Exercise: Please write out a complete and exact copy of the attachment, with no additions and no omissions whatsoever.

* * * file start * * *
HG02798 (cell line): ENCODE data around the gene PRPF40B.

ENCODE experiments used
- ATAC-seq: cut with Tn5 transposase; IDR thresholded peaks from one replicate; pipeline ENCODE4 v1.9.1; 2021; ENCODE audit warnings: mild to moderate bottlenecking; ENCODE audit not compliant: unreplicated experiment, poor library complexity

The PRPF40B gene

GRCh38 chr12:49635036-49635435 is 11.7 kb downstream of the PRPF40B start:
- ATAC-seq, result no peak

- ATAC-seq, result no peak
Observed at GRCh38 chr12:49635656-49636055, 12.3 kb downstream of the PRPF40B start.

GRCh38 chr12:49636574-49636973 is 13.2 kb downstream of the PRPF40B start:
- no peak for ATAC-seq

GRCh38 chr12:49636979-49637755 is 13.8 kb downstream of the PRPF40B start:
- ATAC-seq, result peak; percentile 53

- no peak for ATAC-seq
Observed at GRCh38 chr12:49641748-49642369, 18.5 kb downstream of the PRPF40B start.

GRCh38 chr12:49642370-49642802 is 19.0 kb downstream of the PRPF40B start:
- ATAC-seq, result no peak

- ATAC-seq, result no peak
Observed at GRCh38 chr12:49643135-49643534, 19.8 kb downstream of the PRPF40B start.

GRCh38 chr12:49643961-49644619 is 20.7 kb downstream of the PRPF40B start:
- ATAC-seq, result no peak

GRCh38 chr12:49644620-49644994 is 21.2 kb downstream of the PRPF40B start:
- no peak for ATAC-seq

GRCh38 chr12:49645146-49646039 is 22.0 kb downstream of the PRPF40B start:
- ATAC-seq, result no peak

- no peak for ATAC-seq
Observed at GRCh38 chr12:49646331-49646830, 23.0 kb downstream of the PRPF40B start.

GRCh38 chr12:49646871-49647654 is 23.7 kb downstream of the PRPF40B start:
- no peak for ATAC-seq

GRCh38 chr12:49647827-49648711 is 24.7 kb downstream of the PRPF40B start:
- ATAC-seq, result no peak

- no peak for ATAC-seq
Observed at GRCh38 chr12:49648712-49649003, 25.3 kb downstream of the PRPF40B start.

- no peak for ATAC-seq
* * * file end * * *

HG02798 (cell line): ENCODE data around the gene PRPF40B.

ENCODE experiments used
- ATAC-seq: cut with Tn5 transposase; IDR thresholded peaks from one replicate; pipeline ENCODE4 v1.9.1; 2021; ENCODE audit warnings: mild to moderate bottlenecking; ENCODE audit not compliant: unreplicated experiment, poor library complexity

The PRPF40B gene

GRCh38 chr12:49635036-49635435 is 11.7 kb downstream of the PRPF40B start:
- ATAC-seq, result no peak

- ATAC-seq, result no peak
Observed at GRCh38 chr12:49635656-49636055, 12.3 kb downstream of the PRPF40B start.

GRCh38 chr12:49636574-49636973 is 13.2 kb downstream of the PRPF40B start:
- no peak for ATAC-seq

GRCh38 chr12:49636979-49637755 is 13.8 kb downstream of the PRPF40B start:
- ATAC-seq, result peak; percentile 53

- no peak for ATAC-seq
Observed at GRCh38 chr12:49641748-49642369, 18.5 kb downstream of the PRPF40B start.

GRCh38 chr12:49642370-49642802 is 19.0 kb downstream of the PRPF40B start:
- ATAC-seq, result no peak

- ATAC-seq, result no peak
Observed at GRCh38 chr12:49643135-49643534, 19.8 kb downstream of the PRPF40B start.

GRCh38 chr12:49643961-49644619 is 20.7 kb downstream of the PRPF40B start:
- ATAC-seq, result no peak

GRCh38 chr12:49644620-49644994 is 21.2 kb downstream of the PRPF40B start:
- no peak for ATAC-seq

GRCh38 chr12:49645146-49646039 is 22.0 kb downstream of the PRPF40B start:
- ATAC-seq, result no peak

- no peak for ATAC-seq
Observed at GRCh38 chr12:49646331-49646830, 23.0 kb downstream of the PRPF40B start.

GRCh38 chr12:49646871-49647654 is 23.7 kb downstream of the PRPF40B start:
- no peak for ATAC-seq

GRCh38 chr12:49647827-49648711 is 24.7 kb downstream of the PRPF40B start:
- ATAC-seq, result no peak

- no peak for ATAC-seq
Observed at GRCh38 chr12:49648712-49649003, 25.3 kb downstream of the PRPF40B start.

- no peak for ATAC-seq